Desirable Difficulties in Learning

The Science of Learning: Disfluency Effect

Among the desirable difficulties that can be introduced into a classroom to enhance memorization, disfluency stands out as being particularly unintuitive. Disfluency is the process of making items to be learned more difficult to process which means that the student, in using more processing, processes the material to a deeper level. This is usually done by introducing interference during the encoding stage of learning, making the process more difficult, and leading to additional processing right from the start aiding in remembering the material.

The additional processing strengthens associations made between the incoming stimuli and the already present semantic information. When the associations are strengthened there is a better memory for the disfluent than the fluent items (Hirshman & Mulligan, 1996).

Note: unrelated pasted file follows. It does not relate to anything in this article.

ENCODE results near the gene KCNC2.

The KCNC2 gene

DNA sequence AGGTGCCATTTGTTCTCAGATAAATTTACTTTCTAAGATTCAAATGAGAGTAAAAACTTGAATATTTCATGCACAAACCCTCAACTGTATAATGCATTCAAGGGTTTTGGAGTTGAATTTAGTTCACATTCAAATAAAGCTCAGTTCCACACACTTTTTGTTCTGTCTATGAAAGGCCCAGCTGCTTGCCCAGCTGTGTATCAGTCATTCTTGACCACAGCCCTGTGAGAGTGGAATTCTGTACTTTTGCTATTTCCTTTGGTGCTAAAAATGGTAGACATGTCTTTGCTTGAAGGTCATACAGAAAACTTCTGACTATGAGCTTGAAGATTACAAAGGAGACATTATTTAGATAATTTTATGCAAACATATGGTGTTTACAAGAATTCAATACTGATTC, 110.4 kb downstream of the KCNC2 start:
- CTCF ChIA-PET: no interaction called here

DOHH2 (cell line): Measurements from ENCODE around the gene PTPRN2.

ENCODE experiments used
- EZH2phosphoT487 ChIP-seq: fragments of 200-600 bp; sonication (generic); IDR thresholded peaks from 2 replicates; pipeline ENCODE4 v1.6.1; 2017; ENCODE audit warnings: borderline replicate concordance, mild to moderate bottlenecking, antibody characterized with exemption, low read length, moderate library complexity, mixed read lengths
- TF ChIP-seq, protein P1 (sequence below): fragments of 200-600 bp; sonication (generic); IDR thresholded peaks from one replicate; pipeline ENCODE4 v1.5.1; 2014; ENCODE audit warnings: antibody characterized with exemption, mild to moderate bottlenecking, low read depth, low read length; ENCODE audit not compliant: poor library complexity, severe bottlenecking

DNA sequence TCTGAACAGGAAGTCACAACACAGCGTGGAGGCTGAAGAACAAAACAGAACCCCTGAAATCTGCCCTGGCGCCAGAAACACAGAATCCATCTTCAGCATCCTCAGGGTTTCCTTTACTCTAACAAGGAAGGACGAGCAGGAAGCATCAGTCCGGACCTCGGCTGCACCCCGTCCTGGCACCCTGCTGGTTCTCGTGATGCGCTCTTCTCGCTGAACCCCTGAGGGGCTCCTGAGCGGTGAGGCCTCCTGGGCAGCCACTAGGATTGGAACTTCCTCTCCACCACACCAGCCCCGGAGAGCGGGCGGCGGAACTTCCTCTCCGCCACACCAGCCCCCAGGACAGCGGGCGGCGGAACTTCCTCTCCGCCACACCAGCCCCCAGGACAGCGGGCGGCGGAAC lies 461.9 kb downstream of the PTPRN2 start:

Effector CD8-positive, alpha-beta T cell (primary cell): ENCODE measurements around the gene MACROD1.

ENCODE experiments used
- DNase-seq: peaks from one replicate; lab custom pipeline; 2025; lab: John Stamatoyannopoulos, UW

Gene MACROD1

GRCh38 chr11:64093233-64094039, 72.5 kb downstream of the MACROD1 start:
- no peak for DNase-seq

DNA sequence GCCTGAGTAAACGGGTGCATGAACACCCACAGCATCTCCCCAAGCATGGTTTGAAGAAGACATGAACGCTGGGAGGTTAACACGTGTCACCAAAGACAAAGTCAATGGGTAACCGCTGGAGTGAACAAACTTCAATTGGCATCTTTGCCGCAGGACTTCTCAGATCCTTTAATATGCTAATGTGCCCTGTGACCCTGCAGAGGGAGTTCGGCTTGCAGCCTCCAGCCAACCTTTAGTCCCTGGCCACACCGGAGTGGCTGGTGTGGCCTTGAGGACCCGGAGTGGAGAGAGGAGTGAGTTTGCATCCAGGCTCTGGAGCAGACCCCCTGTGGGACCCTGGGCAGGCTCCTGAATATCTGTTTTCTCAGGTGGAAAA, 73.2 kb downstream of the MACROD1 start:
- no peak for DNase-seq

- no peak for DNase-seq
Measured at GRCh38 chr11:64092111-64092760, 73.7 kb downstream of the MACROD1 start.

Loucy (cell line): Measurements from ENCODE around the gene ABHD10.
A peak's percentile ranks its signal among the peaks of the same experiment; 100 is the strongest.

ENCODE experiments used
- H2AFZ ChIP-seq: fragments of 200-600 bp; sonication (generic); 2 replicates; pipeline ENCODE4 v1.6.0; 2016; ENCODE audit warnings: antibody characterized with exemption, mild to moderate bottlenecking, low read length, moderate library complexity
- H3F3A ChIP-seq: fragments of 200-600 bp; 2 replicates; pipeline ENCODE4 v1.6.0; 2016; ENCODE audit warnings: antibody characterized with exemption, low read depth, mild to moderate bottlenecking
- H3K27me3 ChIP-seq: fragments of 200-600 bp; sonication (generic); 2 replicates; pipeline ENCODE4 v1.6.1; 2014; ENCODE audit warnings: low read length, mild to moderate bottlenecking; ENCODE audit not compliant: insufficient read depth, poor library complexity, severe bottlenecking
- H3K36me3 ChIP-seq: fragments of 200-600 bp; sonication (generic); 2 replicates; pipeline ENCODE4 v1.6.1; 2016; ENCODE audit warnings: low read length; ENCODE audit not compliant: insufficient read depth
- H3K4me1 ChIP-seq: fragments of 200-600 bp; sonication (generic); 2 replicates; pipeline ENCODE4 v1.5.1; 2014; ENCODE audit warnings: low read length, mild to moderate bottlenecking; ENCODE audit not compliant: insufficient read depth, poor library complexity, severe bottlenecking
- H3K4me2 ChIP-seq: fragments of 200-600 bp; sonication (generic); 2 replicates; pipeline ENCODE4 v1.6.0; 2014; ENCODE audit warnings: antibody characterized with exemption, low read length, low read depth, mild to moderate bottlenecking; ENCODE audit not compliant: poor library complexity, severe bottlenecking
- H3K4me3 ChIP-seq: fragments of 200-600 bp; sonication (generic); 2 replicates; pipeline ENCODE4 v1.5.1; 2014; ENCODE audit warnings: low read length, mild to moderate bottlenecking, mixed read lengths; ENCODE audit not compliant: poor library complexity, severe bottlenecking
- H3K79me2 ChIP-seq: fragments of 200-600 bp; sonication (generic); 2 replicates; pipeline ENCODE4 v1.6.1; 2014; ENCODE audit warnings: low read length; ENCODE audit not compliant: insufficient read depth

Hernandez and Preston (2012) have demonstrated that disfluency can lead to the reassessing of embedded attitudes held by an individual. Disfluency is a powerful tool for learning.

The most studied form of disfluency to date has been the font used in the presentation of material. Although there was resistance to using a disfluent font in the first field studies,

once that was overcome, the evidence was clear from both laboratory and field studies that making the font more difficult to read led to better memory for the material presented. The students were able to recall information faster and more accurately when the material was presented in a font that was slightly difficult to read.

Simple manipulation that leads to better learning. Who would have guessed?

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